How conservative is Benjamini-Hochberg multiple testing correction relative to the total number of comparisons? For example, if I have a list of 18,000 features for two groups and I perform a Wilcoxon test to get a p-value. I adjust that p-value using Benjamini-Hochberg and next to nothing comes out as significant.

I know that Bonferroni correction can be quite conservative as the number of comparisons increases, does Benjamini-Hochberg have the same property?

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    $\begingroup$ Do you truly mean conservative in the sense that the actual type I rate is much less than the nominal? Or do you mean 'low power'? $\endgroup$
    – shabbychef
    Commented Jan 17, 2012 at 4:22
  • $\begingroup$ He said "conservative", no "too conservative". If a method is conservative it has low power... $\endgroup$
    – Elvis
    Commented Jan 17, 2012 at 11:16

1 Answer 1


First, you need to understand that these two multiple testing procedures do not control the same thing. Using your example, we have two groups with 18,000 observed variables, and you make 18,000 tests in order to identify some variables which are different from one group to the other.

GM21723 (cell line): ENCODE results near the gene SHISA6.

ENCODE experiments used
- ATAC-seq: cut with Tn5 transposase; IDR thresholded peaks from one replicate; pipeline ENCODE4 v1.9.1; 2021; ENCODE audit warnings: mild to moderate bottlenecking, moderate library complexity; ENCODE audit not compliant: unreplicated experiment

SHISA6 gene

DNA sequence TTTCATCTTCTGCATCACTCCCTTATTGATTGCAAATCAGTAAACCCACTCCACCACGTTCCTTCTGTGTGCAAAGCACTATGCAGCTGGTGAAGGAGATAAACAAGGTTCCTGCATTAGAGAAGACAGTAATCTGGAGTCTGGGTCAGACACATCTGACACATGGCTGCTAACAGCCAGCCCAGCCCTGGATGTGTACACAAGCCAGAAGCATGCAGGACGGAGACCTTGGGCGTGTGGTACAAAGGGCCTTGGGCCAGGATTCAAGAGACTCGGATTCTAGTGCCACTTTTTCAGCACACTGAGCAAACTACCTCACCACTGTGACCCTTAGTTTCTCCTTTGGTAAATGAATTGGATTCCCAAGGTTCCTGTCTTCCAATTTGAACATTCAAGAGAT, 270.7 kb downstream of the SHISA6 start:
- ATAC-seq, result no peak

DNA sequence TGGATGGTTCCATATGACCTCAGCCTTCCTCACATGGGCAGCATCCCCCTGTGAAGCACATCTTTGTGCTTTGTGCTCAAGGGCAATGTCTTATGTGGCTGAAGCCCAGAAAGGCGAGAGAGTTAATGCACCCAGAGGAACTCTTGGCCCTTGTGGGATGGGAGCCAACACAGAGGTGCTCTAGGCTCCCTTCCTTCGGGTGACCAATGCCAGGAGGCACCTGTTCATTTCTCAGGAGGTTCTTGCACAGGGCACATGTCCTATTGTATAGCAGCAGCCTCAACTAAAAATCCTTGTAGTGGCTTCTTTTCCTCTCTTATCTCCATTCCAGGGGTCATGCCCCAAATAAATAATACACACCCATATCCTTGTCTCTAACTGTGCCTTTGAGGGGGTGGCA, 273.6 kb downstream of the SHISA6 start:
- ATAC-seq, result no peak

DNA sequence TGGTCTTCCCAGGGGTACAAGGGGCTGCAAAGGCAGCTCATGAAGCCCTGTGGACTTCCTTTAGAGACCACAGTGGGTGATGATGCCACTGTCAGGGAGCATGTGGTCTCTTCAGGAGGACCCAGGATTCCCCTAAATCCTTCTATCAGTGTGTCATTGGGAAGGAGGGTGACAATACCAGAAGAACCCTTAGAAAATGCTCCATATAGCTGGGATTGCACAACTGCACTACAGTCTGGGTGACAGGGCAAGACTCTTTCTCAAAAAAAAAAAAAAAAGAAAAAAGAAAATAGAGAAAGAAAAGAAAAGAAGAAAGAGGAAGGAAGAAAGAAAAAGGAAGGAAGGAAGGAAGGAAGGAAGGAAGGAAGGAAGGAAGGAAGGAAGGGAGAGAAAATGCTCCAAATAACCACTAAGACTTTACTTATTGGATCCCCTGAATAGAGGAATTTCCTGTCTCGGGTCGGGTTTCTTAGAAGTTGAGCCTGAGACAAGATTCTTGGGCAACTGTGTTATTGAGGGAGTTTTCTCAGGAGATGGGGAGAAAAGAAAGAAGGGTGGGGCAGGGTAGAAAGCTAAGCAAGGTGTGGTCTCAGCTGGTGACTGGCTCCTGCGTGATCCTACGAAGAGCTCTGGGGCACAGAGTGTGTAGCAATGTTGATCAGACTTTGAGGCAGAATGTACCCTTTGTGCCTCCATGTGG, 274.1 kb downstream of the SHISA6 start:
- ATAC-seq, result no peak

• Bonferroni correction controls the Familywise error rate, that is the probability, assuming all the 18,000 variables have identical distribution in the two groups, that you are falsely claiming "here I have some significant differences". Usually, you decide that if this probability is < 5%, your claim is credible.

  • Benjamini-Hochberg correction controls the False discovery rate, that is, the expected proportion of false positives among the variables for which you claim the existence of a difference. For example, if with FDR controlled to 5% 20 tests are positive, "in average" only 1 of these tests will be a false positive.

Now, when the number of comparison increases... well, it depends on the number of marginal null hypotheses that are true. But basically, with both procedures, if you have a few, let’s says 5 or 10, truly associated variables, you have more chances to detect them among 100 variables than among 1,000,000 variables. That should be intuitive enough. There’s no way to avoid this.

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    $\begingroup$ That was a nice explanation. Thanks for the thoughtful response. $\endgroup$
    – user4673
    Commented Jan 17, 2012 at 23:25
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    $\begingroup$ Nice answer (+1), maybe this might interest you stats.stackexchange.com/questions/166323/… $\endgroup$
    – user83346
    Commented Sep 9, 2015 at 9:02

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